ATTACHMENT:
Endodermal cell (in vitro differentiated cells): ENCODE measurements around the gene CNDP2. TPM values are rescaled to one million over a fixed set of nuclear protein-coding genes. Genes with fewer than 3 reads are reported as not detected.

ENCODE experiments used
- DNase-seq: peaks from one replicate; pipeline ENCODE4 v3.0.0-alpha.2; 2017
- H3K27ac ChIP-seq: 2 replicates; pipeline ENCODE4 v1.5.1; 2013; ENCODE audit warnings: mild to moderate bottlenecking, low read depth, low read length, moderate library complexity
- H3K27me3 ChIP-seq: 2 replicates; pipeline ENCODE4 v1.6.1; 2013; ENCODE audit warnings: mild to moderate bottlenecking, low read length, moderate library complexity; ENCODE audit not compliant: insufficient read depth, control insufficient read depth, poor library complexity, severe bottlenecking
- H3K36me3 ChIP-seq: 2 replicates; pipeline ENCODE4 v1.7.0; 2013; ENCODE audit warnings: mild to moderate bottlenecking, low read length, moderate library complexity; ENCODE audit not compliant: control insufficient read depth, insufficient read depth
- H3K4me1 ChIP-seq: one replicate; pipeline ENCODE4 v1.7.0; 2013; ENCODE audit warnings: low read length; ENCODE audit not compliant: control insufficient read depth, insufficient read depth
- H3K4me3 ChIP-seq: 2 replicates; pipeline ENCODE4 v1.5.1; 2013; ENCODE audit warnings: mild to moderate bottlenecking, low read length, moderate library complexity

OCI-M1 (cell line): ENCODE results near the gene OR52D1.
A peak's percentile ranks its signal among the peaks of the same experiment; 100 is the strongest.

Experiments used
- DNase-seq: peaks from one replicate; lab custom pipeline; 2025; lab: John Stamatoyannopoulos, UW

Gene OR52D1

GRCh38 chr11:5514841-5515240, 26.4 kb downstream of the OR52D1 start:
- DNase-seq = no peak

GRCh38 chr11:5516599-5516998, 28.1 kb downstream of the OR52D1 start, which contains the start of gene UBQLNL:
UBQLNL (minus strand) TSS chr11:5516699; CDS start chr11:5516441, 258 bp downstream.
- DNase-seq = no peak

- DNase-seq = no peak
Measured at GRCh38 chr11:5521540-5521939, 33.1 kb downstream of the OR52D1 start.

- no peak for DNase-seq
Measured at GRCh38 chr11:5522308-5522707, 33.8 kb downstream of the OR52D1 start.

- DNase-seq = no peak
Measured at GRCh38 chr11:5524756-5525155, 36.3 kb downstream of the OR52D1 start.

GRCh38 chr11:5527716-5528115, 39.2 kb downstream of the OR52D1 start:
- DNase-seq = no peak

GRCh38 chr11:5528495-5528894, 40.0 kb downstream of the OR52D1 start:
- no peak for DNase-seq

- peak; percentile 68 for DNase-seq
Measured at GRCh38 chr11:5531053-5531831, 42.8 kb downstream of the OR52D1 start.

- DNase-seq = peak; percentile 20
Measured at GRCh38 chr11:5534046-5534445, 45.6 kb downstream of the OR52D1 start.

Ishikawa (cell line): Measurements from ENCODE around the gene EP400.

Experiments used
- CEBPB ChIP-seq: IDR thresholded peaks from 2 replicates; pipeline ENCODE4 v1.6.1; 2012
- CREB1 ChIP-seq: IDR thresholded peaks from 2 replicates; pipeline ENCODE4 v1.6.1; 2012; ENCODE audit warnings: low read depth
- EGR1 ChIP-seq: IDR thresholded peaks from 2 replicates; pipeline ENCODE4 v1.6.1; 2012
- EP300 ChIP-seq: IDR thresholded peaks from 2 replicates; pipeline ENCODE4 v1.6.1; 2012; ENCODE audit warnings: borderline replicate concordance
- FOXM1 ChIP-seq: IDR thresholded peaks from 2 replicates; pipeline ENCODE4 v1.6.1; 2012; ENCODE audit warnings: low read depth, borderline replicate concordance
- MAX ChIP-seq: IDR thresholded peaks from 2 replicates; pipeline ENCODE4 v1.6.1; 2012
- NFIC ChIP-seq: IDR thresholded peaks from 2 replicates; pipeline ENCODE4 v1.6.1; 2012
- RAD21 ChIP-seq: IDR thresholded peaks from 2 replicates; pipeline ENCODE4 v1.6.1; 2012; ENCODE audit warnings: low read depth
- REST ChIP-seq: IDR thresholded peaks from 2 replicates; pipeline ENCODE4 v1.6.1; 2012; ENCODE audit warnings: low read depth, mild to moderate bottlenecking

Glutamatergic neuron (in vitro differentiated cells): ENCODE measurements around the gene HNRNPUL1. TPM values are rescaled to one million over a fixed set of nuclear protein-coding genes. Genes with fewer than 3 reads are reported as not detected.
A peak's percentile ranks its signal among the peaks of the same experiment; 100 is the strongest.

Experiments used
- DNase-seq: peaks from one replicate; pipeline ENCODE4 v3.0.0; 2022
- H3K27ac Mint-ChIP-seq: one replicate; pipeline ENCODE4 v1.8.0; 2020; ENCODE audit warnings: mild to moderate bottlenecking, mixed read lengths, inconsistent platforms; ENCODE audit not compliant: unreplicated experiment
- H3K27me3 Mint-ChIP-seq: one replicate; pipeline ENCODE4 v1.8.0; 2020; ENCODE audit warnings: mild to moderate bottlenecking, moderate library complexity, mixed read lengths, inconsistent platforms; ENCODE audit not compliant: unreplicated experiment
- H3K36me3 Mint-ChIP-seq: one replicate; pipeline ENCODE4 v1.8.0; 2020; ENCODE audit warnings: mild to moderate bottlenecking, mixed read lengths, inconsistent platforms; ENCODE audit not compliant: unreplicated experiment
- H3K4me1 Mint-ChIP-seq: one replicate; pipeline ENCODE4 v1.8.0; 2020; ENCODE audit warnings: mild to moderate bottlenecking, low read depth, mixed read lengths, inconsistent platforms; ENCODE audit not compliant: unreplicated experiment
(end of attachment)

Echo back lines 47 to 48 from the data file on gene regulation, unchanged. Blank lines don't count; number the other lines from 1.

- DNase-seq: peaks from one replicate; pipeline ENCODE4 v3.0.0; 2022
- H3K27ac Mint-ChIP-seq: one replicate; pipeline ENCODE4 v1.8.0; 2020; ENCODE audit warnings: mild to moderate bottlenecking, mixed read lengths, inconsistent platforms; ENCODE audit not compliant: unreplicated experiment